Reviews


Film Review: Winter's Bone

Grim backwoods tale takes its time building momentum.

-By John DeFore


filmjournal/photos/stylus/141840-Winter_Bone_Md.jpg

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Six years after winning an award at Sundance for Down to the Bone, director Debra Granik returns with her follow-up, Winter's Bone, a grim story of persistence set deep in the Ozarks. Slow to get going and uningratiating, the film will be a hard sell at the box office, but its grit and the tenacity of its young heroine will resonate with some viewers.

That heroine, a high-schooler named Ree Dolly (Jennifer Lawrence), faces a crisis much like that in Frozen River: A man, in this case Ree's father, has vanished owing debts that put her home in jeopardy. With two younger siblings and a barely sentient mother to care for, her only option is to scour the backwoods, searching for Dad among the not-distant-enough relatives who (literally and figuratively) litter the county, and whose criminal operations likely have something to do with his disappearance.

Winter’s Bone doesn't supply the same kind of role for Lawrence that Melissa Leo got in Frozen River: Ree's options, stop or keep going, are less dramatic than Ray Eddy's, even when continuing her search means talking to volatile people with things to hide. For much of the film, as Ree feeds the family with hand-me-down groceries and teaches the kids to hunt squirrel, Granik seems to believe it's impressive enough that she simply continues to survive.

As the action picks up—with some crone-like family gatekeepers giving Ree a beating in hopes of scaring her off—the strong presence of John Hawkes (as the vanished man's drug-addicted brother) keeps the bleak setting from overcoming the movie and gives Lawrence a bit more to play against.

Eventually, even when she's being controlled by events instead of vice-versa, Ree proves worthy to the challenge around her. Whether she'll escape her grim surroundings or simply endure them isn't a question Winter's Bone intends to ask.
-The Hollywood Reporter


Film Review: Winter's Bone

Grim backwoods tale takes its time building momentum.

June 11, 2010

-By John DeFore


filmjournal/photos/stylus/141840-Winter_Bone_Md.jpg

Six years after winning an award at Sundance for Down to the Bone, director Debra Granik returns with her follow-up, Winter's Bone, a grim story of persistence set deep in the Ozarks. Slow to get going and uningratiating, the film will be a hard sell at the box office, but its grit and the tenacity of its young heroine will resonate with some viewers.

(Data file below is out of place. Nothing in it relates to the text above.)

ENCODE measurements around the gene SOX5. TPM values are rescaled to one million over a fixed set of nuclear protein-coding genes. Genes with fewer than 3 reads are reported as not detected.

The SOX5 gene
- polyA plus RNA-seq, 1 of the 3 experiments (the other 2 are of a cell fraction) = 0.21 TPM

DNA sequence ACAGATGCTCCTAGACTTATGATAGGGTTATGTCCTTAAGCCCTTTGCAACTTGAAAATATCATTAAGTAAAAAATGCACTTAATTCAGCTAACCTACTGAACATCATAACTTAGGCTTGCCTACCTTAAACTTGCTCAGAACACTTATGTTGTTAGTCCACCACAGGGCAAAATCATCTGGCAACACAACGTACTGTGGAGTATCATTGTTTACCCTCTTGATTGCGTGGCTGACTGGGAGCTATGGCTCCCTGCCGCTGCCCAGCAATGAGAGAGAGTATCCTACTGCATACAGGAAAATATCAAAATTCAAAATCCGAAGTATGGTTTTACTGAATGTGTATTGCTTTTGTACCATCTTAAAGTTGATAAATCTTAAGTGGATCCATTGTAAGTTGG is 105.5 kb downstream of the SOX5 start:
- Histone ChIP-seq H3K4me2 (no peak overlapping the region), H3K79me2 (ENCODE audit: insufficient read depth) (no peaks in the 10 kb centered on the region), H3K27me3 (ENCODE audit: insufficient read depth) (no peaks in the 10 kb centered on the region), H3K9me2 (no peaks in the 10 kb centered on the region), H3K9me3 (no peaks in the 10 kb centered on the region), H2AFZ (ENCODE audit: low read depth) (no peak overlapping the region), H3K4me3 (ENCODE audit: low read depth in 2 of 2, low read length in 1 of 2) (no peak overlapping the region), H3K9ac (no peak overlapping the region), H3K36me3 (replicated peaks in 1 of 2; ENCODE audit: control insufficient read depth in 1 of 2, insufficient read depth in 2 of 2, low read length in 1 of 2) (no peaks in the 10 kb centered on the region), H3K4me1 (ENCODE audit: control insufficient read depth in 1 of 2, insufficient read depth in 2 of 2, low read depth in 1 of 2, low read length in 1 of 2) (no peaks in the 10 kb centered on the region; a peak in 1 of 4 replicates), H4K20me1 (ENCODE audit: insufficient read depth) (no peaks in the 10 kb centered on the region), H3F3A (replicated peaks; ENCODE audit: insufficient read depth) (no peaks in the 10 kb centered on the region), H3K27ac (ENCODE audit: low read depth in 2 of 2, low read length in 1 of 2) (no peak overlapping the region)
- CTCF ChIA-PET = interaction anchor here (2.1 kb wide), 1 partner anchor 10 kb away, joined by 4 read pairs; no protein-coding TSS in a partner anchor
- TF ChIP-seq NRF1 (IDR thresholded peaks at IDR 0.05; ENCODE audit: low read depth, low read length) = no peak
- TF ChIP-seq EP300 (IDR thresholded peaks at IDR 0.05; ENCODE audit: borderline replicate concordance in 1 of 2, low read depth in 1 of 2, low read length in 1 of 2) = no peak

That heroine, a high-schooler named Ree Dolly (Jennifer Lawrence), faces a crisis much like that in Frozen River: A man, in this case Ree's father, has vanished owing debts that put her home in jeopardy. With two younger siblings and a barely sentient mother to care for, her only option is to scour the backwoods, searching for Dad among the not-distant-enough relatives who (literally and figuratively) litter the county, and whose criminal operations likely have something to do with his disappearance.

Winter’s Bone doesn't supply the same kind of role for Lawrence that Melissa Leo got in Frozen River: Ree's options, stop or keep going, are less dramatic than Ray Eddy's, even when continuing her search means talking to volatile people with things to hide. For much of the film, as Ree feeds the family with hand-me-down groceries and teaches the kids to hunt squirrel, Granik seems to believe it's impressive enough that she simply continues to survive.

As the action picks up—with some crone-like family gatekeepers giving Ree a beating in hopes of scaring her off—the strong presence of John Hawkes (as the vanished man's drug-addicted brother) keeps the bleak setting from overcoming the movie and gives Lawrence a bit more to play against.

Eventually, even when she's being controlled by events instead of vice-versa, Ree proves worthy to the challenge around her. Whether she'll escape her grim surroundings or simply endure them isn't a question Winter's Bone intends to ask.
-The Hollywood Reporter

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